At just 51 years old, Tommy Rhinerson has been in the jewelry business for 43 years. As a young boy, he went to work for his grandfather, James Tucker, at Tucker Jewelers.
“I grew up in the business. Even at eight years old, I went and cleaned glass. Granddaddy would sit me at the bench and teach me how to tinker in simple things,” Rhinerson said.
Rhinerson can still remember opening day at the Executive Inn in 1977. Tucker Jewelers was the first store to open in the hotel. By 19 years old, Rhinerson began working for his grandfather 40 hours per week.
In 2006, just after his grandfather passed away, Rhinerson opened Lodan Jewelry Design Studio, a business title chosen with a special significance.
“I named the business Lodan because it combines the names of my two sons, Logan and Jordan,” Rhinerson said.
Representing his family in the jewelry business is something important to Rhinerson, who is a third-generation jeweler. His oldest son Logan works with him in the store and his younger son Jordan works at Tiffany & Co. in Lexington as a stone setter.
According to Rhinerson, heritage meant a lot to his grandfather. For this reason, the watch bench at Lodan Jewelry Design Studio is the same one Tucker used back in 1951. One ring in his current store will never be finished because according to Rhinerson, it was the last piece of jewelry that Tucker was working on before he passed away.
There are physical ways that Rhinerson preserves the memories of his grandfather, but he also said there are customers who have been special to their family for many generations.
“We have a couple who still come in now, who were our customers in the 1970’s,” Rhinerson said.
When Lodan Jewelry first opened, it was in the front corner of a building and was only about 500 square feet. In 2012, the building was completely redone and expanded. The building which is 4000 square feet includes a 1700 square foot showroom and a large workshop area.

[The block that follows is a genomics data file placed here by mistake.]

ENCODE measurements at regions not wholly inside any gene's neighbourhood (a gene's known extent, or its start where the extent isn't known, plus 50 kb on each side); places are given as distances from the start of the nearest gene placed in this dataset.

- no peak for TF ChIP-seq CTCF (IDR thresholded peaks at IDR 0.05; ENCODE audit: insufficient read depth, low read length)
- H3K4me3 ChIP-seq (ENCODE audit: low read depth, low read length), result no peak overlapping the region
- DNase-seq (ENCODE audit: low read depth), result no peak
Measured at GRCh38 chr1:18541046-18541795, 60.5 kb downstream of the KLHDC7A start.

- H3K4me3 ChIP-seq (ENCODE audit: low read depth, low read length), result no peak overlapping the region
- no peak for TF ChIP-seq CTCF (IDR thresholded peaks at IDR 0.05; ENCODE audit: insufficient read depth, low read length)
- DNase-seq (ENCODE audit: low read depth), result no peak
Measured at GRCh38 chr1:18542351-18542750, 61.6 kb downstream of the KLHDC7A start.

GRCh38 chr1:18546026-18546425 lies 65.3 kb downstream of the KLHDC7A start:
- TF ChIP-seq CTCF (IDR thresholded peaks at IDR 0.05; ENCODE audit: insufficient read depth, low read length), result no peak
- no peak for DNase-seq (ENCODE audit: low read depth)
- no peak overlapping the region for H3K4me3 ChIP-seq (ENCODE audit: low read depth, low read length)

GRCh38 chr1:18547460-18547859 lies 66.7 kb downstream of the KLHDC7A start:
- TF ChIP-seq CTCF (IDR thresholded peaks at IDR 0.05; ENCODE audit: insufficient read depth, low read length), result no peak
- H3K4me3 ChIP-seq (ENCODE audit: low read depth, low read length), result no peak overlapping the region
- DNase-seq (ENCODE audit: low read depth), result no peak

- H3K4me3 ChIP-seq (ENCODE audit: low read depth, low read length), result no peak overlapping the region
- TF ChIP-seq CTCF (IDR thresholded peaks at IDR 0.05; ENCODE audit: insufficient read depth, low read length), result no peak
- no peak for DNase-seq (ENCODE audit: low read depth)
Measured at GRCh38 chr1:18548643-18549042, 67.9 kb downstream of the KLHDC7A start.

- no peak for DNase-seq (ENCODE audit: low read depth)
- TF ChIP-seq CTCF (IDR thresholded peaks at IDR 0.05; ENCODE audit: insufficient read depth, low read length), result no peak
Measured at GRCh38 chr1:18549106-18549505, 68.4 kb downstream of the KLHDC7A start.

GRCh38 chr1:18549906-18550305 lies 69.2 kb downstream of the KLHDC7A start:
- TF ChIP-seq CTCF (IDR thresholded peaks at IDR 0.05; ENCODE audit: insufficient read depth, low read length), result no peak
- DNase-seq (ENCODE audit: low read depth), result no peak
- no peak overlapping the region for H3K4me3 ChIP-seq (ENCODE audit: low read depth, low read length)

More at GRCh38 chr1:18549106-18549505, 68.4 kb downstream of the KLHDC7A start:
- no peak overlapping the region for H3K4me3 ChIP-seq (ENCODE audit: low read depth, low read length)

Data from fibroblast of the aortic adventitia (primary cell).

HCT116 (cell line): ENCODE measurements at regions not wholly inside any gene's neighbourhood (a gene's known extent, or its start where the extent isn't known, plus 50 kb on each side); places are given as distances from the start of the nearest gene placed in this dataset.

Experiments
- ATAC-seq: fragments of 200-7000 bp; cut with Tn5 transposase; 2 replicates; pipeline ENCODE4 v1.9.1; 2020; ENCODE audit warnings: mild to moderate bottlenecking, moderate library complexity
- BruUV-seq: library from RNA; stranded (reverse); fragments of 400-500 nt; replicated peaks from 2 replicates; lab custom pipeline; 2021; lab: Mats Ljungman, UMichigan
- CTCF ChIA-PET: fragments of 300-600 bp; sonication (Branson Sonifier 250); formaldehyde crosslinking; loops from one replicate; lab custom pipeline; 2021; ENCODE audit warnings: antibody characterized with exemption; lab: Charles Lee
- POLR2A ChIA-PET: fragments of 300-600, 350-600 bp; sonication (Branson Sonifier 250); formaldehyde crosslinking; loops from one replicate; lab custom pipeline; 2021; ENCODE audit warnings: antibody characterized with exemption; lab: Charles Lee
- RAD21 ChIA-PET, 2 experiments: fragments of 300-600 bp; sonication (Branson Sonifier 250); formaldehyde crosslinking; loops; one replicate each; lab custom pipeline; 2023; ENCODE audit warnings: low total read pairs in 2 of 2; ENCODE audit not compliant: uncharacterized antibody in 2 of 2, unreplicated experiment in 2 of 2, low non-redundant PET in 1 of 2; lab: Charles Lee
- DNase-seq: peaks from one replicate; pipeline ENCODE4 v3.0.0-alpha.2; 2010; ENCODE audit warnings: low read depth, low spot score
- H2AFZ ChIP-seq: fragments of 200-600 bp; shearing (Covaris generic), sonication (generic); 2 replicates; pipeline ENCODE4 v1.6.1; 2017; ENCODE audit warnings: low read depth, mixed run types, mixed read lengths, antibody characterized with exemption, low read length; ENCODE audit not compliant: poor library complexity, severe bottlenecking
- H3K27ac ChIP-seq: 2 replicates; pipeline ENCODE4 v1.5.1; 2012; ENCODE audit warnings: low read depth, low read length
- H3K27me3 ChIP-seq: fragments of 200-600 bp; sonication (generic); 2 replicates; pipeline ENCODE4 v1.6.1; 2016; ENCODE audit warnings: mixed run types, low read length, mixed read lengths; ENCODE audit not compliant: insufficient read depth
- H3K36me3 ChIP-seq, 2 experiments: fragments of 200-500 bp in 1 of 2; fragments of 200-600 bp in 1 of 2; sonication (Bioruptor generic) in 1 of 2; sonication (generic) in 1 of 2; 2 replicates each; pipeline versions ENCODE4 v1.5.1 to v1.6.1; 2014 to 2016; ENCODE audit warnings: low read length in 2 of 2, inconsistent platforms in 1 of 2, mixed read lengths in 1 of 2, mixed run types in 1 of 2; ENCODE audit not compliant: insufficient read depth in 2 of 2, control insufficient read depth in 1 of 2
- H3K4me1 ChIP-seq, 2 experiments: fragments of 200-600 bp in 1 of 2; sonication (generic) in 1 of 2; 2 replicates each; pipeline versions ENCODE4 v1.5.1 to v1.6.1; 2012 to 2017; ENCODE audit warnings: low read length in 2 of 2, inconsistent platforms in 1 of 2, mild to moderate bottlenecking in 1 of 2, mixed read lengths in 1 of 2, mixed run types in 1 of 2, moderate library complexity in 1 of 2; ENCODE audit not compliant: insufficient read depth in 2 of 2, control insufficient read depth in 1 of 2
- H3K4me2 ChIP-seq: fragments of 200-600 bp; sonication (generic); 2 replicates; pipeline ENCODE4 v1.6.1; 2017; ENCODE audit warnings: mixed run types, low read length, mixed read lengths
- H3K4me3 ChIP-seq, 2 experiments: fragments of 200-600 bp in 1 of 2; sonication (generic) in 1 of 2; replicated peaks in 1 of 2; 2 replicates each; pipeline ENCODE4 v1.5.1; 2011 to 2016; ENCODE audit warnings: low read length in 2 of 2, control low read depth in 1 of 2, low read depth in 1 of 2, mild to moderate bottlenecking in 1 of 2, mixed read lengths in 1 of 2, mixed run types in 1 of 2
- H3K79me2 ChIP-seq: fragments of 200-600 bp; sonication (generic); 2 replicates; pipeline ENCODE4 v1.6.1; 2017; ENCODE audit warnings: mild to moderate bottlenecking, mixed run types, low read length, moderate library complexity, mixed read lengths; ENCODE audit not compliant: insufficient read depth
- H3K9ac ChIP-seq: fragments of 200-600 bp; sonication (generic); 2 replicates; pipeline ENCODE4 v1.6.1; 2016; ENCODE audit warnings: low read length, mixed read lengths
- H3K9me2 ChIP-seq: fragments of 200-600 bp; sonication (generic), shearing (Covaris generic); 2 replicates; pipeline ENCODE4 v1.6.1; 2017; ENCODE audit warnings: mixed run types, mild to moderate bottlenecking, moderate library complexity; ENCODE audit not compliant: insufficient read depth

While the space has grown over the years, one thing that has not changed is his core focus. Rhinerson, who has a degree in electrical engineering, says some of the skills he acquired in this field cross over to being a jeweler. He prides himself in doing his own thing, saying he tries not to pay a lot of attention to what others are doing.
“We’ve done some pretty unique custom design rings for people outside of Owensboro,” he said. “I’ve created rings for a customer in Lexington, three in Florida, several from St. Louis, and even one for a friend of my son’s in Pennsylvania.”
One of his favorite aspects of the job is the opportunity to offer customers a unique experience especially when couples come in together whether engaged or married. Rhinerson said he enjoys when the couple sits down and designs a ring together.
“I think the lady loves that the man takes the time to do that,” Rhinerson said. “We are making nice pieces of jewelry that are basically symbols of a time in their lives. When they take time to do it together, that’s special.”
The jewelry industry has always been a key part of the family. His dad Bob Rhinerson was also at Tucker Jewelers as a watchmaker. As far as future plans, Rhinerson said that he told his wife he doesn’t plan to ever retire.
“Granddad worked until he was 86 and his body would not let him anymore,” Rhinerson said.